Maryland ranks 36th out of 51 for teen birth rate. While Maryland is better off than over half the country in the teen birth rate, not using contraception raises other health issues for teenagers. Maryland has the high rates of HIV/AIDS and STIs compared to other states. We can battle these poor health outcomes by making contraceptives more affordable and available and by teaching and encouraging teenagers to use them.

Tuesday, September 22, 2009

Back Up Your Birth Control!- Know Your Options for EC

This summer, we saw some great steps forward for access to emergency contraception (EC). Just in case you haven’t been following our coverage of it or got overwhelmed by the updates, this is a breakdown of what happened this summer and what it means for EC access. It is important to be up-to-date on the issue because there is no guarantee that your pharmacist will be or that he/she will give share the current information with you.

In March of this year, Judge Edward R. Korman of Federal District Court in New York ordered the FDA make Plan B® available to 17-year-olds and urged them to reevaluate the age restriction on emergency contraception. Korman chastised the Bush administration for ignoring science and basing this policy on “political and ideological” influences.

On April 22nd 2009, the FDA announced that over-the-counter access for Plan B® would be extended to 17-year-olds, while younger people would still have to get prescriptions from their doctors. However, this did not immediately make EC more accessible, because the medication could not actually be sold to 17-year-olds over the counter until the pharmaceutical company changed the labeling.

As of September 16th 2009, newly labeled Plan B® pills are available in stores for men and women 17 and older over the counter. Women who are 16 and younger still need a prescription, which can be obtained from a doctor, family planning clinic or health department.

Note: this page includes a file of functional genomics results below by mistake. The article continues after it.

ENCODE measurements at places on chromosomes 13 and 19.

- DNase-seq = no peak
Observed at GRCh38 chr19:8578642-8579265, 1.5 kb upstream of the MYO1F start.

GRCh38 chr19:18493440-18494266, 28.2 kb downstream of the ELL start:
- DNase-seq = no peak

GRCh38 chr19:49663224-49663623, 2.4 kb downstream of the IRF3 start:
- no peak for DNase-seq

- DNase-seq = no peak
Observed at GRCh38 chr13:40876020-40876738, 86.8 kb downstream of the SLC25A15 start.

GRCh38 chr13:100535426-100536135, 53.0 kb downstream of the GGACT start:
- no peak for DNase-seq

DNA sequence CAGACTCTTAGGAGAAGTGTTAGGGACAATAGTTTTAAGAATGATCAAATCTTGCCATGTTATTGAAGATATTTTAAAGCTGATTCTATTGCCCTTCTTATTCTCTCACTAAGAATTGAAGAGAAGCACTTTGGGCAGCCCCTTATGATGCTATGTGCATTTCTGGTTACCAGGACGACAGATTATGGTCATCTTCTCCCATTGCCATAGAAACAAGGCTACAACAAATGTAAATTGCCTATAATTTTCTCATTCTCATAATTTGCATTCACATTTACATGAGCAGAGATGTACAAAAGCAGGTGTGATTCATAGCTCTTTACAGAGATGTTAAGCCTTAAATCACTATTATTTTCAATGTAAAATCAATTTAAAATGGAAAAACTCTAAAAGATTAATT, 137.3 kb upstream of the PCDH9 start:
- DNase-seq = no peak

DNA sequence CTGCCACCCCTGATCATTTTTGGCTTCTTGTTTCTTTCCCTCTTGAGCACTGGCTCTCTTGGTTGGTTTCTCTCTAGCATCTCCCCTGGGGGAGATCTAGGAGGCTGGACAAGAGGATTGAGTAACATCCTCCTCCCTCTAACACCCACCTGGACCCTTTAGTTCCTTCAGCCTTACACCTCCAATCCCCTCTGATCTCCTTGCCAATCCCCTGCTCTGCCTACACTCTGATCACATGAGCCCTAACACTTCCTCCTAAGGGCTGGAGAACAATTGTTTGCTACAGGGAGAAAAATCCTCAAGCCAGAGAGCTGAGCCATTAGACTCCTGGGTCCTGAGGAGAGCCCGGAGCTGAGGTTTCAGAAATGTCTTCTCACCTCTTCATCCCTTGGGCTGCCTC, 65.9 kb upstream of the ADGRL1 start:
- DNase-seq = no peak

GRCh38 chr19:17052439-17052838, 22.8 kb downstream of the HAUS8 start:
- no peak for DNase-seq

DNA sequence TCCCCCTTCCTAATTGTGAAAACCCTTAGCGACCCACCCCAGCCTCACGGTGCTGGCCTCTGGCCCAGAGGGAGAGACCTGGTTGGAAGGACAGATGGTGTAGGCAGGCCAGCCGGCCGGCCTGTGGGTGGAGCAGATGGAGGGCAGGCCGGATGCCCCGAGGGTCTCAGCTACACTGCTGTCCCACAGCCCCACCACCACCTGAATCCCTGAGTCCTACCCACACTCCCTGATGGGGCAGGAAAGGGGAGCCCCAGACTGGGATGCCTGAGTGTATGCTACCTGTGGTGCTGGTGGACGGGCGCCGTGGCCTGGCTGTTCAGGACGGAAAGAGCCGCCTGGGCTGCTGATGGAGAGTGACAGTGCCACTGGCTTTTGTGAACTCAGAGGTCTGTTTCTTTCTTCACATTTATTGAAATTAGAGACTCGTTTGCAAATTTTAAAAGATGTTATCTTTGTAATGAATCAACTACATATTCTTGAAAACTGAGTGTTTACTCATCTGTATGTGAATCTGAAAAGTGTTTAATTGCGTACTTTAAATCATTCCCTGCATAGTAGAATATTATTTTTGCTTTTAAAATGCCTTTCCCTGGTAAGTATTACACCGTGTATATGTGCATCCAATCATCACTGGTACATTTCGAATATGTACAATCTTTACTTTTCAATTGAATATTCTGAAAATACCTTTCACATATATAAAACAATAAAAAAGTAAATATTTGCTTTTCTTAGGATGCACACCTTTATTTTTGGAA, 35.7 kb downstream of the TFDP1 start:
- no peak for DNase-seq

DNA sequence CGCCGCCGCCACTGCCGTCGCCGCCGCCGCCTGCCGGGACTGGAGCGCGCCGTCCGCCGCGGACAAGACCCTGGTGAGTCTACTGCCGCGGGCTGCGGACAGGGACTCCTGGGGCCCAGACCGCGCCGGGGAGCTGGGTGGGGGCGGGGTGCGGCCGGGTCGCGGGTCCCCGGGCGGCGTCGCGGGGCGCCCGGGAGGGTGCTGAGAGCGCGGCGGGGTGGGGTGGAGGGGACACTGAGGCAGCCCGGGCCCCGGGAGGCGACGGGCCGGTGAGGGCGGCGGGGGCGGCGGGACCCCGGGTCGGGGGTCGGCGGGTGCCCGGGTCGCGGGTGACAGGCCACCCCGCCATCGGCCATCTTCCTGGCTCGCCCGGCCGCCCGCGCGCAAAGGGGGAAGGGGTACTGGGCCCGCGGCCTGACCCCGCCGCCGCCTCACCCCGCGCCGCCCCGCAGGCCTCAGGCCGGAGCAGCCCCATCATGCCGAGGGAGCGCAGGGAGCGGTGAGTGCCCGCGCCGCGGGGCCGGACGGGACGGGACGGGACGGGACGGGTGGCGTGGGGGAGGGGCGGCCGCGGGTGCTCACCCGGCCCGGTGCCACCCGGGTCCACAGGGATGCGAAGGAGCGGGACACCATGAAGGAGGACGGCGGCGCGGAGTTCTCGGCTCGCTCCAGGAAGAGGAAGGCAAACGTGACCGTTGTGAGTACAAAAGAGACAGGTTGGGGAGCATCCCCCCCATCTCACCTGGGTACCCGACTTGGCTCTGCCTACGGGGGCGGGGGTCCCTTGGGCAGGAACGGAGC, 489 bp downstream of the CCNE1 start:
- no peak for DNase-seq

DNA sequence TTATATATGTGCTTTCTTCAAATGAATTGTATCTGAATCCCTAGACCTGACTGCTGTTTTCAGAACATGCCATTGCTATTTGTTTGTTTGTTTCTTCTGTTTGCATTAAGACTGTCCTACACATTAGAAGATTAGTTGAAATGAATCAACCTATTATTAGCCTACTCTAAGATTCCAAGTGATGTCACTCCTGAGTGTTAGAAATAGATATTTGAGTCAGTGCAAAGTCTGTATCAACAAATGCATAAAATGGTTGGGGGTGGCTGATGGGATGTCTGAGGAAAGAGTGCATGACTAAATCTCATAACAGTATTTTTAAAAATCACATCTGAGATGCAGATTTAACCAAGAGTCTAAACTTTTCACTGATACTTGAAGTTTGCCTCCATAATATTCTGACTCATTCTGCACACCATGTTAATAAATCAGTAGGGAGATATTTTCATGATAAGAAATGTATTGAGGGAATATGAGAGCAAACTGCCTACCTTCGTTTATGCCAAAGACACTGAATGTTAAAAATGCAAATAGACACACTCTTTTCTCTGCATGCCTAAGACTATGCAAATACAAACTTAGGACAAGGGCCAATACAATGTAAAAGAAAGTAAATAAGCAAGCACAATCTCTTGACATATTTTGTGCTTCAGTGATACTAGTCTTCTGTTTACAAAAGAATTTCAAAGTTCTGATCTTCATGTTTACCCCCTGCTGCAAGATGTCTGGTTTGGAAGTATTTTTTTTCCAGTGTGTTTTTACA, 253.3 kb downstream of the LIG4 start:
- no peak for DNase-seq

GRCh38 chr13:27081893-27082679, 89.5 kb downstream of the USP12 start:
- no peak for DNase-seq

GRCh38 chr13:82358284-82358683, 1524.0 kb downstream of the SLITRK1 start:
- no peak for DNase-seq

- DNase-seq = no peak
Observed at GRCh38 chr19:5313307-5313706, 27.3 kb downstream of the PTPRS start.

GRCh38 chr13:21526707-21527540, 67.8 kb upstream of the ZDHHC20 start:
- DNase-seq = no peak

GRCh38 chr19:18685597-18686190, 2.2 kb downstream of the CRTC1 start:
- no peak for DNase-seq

But they’re not the only EC pills available now. You can now get a generic version of Plan B®, called NextChoice®. The generic form has the exact same chemical composition and has the same age restrictions as Plan B®. The good news is that you could save 10% or more on EC.

If you prefer simplicity to saving money, there is another option available. Plan B One-Step® requires you to take only one pill instead of two. Plan B One-Step® works the same as the original Plan B®, and it is available with the same age restrictions. Soon enough, Plan B One-Step® will replace the original Plan B® in stores, but you will still be able to get the generic two-pill formula.

It is always good when women have more options for contraceptives, especially when they are cheaper options. However, one must remember that just because the FDA approves these medications does not mean every pharmacist is knowledgeable of the recent changes or every pharmacy will have all three types of EC in stock. Now that you know what is available, you can advocate for yourself and demand that your pharmacy provide it or refer you to a pharmacy that does.

Make sure you visit your local pharmacy and back up your birth control today!

Don’t forget about all the other things you should know about EC, like how it works, when you need it, and where to get a prescription.

Monday, September 21, 2009